I’ve been riding less than normal – about four days a week instead of six – but I’ve been proud of the progress I’ve made. I think I’m gaining a bit of my cajones back – I rode down the road one day, the jumps are getting back up to my “normal” height, we dragged Newton across the creek one day (which, by the way, Robbye was great at. She really showed her draft disposition that day – not something I see often). Yesterday, I rode bareback and we “hacked” around the farm – every time she let her attention leave me, I’d ask her to round and work. I’m determined to teach her how to work even when she wants to be distracted.
Kim says it’s time to get back to showing. I’m scared, but I also think she’s right. We’ve worked too hard not to show it off 🙂
Like I mentioned in my last journal post, I feel like I’ve been going back to basics recently – learning a bunch of silly little things I feel like I should have learned in Pony Club. I wish I had been in Pony Club!
(For example – at the clinic on Sunday Adriene mentioned that I shouldn’t keep my hand in my crop’s loop, as a safety precaution. Which makes total sense.)
My main takeaway from the longe lesson is that I need to longe as a way to teach her how to move. Longeing is not just for getting the sillies out, or even for building muscle (the two uses I’ve always thought it had). I can do training on the longe!
I feel like an idiot again now – because of course you can train on the longe. But it simply hadn’t occurred to me.
So, my notes:
Forward, forward, forward. And then more forward. At the walk, trot, and canter. FORWARD.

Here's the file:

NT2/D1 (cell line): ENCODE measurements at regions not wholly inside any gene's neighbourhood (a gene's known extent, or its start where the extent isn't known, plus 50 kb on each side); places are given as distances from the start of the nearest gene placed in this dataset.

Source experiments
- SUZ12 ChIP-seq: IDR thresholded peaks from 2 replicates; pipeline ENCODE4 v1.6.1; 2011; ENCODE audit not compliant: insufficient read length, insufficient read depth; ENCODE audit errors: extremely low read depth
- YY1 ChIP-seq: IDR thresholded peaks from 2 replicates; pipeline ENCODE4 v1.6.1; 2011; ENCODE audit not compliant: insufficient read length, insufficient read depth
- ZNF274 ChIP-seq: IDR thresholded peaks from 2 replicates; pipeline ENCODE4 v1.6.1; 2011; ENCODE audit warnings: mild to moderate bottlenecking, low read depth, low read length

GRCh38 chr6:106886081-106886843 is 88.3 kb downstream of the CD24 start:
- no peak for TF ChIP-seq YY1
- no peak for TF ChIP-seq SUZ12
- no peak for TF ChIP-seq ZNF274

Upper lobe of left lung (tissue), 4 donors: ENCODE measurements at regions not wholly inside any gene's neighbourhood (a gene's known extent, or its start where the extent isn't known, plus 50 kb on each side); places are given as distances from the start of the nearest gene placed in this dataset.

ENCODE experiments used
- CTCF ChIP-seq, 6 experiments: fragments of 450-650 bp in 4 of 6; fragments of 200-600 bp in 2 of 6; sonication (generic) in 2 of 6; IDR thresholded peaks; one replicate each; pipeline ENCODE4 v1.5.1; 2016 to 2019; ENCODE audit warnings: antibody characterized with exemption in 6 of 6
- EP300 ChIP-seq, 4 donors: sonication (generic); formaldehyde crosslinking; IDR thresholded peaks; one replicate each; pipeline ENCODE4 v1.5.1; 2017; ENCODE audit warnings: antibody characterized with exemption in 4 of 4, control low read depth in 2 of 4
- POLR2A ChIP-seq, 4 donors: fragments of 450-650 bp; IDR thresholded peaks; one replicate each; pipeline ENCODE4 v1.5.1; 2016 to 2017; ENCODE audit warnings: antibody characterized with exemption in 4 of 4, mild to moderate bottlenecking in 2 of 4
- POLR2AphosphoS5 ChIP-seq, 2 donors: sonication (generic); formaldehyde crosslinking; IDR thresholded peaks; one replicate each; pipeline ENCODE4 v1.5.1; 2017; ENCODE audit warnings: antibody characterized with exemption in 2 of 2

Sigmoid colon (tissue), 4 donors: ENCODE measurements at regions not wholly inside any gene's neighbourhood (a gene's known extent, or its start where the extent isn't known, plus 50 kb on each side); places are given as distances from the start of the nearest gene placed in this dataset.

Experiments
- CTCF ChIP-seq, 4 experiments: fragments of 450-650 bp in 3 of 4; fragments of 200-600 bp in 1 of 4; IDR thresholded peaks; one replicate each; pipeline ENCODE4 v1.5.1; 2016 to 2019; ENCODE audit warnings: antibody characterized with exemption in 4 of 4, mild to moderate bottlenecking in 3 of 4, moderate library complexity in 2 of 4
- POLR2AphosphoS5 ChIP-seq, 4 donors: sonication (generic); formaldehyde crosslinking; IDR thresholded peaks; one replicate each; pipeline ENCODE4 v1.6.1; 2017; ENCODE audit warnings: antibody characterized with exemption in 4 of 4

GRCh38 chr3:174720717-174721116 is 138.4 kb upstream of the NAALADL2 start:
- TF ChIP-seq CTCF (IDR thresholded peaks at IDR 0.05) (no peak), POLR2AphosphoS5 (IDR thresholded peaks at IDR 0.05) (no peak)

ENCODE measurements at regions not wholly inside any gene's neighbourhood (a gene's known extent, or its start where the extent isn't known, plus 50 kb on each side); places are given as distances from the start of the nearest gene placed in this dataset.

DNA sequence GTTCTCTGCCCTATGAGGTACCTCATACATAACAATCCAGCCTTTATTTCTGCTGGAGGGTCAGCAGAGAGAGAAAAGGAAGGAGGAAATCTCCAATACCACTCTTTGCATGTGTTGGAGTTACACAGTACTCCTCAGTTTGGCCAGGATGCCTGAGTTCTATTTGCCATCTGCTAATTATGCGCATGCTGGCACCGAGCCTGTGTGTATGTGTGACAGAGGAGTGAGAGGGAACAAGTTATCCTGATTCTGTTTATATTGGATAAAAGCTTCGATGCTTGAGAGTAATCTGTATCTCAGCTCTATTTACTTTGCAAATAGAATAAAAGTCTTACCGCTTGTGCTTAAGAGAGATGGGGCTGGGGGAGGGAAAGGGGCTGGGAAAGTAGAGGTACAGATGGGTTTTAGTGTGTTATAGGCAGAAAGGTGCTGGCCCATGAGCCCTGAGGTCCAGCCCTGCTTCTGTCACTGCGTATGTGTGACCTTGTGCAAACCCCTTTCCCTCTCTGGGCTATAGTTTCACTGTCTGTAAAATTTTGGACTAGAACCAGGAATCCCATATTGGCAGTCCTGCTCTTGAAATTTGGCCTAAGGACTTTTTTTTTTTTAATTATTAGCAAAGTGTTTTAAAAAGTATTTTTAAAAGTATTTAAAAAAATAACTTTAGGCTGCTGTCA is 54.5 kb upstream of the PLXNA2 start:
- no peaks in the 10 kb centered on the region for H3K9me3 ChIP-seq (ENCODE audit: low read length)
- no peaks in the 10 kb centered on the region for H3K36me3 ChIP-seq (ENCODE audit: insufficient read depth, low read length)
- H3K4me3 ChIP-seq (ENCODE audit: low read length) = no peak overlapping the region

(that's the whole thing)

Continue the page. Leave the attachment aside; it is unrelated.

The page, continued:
Forward comes before rhythm. For now, as long as she’s moving her feet she’s good.
I need to be insistent about my transitions asks. Like the forward thing, for now I shouldn’t worry about quiet cues. I need her to be submissive before I can perfect cues. If this means pulling her off balance to stop her, so be it. That’s part of the hole in our training.
I don’t need to baby her any longer. She’s strong, fit, and grown. The side-reins can be tightened, they can be attached up at her withers, and she can work in them for longer than 15 minutes. I’m treating her like she’s green, but she’s passing that stage now!
At all gaits, I need to start asking her to lift her front end and push with her hind. When she dives forward at the walk, I can physically lift the longe to ask her to lift her head, neck, and shoulders. At the trot, I can ask for more forward and then tug upwards to insist that she lift her shoulders. And it actually works! Her poll raises, her shoulder frees, and her weight moves to her hind. Amazing.
The day after our lesson, I took Robbye out for a short longe just to emphasize what we had learned the day before. Holy cow, did the lesson stick! Robbye was instantly forward, and she began to give to the bit after just a few minutes. She even maintained her new uphill trot for half a circle, which I’m delighted with.
Though it seems silly and I’m embarrassed to admit it, I’m really pleased that I took this lesson. I think it’s going to make a huge difference in our training.
Once we get the submission and attention down, it’ll be time to start working on lifting her front end under saddle. I can’t wait!